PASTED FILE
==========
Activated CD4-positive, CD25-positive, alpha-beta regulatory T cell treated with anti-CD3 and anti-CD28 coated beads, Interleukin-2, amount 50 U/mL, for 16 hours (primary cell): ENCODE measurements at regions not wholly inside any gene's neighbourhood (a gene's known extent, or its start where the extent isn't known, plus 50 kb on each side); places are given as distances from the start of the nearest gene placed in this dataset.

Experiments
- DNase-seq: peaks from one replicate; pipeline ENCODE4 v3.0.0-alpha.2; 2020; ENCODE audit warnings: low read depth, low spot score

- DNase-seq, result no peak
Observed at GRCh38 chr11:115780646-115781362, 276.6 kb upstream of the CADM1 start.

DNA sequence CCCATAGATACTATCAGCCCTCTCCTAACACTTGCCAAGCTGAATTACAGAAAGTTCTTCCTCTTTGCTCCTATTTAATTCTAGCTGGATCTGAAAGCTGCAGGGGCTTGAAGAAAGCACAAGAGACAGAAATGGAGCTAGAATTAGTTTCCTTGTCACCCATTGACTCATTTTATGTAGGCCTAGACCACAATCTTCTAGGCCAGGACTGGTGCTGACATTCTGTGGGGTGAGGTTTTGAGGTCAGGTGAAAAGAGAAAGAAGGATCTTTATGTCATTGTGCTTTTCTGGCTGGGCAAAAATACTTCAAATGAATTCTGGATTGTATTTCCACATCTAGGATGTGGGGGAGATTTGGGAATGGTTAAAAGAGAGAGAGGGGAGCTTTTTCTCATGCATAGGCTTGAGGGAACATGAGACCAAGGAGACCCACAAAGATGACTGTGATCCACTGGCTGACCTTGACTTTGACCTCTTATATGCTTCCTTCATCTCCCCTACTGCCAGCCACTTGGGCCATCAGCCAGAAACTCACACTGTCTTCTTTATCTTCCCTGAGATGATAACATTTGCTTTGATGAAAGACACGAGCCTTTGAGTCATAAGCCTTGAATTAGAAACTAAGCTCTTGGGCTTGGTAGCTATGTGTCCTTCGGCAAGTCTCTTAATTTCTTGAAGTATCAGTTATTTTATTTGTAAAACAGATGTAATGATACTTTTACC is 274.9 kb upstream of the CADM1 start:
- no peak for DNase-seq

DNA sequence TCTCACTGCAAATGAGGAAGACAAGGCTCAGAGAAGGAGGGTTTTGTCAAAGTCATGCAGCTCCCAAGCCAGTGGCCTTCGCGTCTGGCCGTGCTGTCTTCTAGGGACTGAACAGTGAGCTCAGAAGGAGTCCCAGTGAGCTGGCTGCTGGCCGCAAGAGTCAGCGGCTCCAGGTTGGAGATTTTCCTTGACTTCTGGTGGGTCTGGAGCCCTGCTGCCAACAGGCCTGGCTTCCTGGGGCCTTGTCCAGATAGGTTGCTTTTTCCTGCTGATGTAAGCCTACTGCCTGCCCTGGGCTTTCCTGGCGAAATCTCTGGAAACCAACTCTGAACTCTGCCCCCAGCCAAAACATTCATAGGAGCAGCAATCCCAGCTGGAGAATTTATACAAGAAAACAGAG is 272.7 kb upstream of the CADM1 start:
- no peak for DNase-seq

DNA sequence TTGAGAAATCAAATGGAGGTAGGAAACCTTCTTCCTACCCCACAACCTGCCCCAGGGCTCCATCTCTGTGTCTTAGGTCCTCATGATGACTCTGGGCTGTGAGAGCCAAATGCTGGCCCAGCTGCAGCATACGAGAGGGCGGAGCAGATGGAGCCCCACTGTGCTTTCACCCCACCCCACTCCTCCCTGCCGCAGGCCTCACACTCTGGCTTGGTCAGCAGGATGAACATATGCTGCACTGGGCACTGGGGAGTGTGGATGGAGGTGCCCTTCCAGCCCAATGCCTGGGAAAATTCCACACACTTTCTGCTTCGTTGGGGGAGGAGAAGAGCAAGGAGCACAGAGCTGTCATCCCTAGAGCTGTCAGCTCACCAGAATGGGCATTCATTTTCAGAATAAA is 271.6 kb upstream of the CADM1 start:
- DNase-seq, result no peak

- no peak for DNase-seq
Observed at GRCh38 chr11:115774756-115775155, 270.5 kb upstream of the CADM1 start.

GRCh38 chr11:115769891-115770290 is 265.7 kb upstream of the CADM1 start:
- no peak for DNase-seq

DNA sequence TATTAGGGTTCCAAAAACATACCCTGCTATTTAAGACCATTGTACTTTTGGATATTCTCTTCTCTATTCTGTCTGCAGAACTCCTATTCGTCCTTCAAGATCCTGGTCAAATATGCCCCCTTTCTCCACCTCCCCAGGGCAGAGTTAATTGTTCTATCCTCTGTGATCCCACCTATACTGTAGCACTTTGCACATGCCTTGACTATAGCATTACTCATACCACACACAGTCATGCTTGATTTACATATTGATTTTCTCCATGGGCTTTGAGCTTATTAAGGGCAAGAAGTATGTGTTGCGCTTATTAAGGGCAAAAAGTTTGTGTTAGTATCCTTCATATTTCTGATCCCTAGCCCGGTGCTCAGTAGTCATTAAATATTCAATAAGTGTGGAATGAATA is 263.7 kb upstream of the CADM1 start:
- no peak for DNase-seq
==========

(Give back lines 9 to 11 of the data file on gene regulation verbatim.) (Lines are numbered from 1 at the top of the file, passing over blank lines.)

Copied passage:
- no peak for DNase-seq

DNA sequence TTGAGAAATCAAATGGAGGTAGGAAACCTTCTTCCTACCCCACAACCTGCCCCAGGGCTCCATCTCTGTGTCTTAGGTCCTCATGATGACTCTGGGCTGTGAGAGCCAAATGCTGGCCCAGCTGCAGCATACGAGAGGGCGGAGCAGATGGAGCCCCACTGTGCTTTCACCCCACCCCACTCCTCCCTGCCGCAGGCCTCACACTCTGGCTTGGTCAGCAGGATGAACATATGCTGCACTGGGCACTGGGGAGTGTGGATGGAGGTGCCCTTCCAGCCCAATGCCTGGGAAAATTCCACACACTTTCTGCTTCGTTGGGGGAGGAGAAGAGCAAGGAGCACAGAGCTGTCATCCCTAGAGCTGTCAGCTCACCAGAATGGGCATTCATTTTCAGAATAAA is 271.6 kb upstream of the CADM1 start:
- DNase-seq, result no peak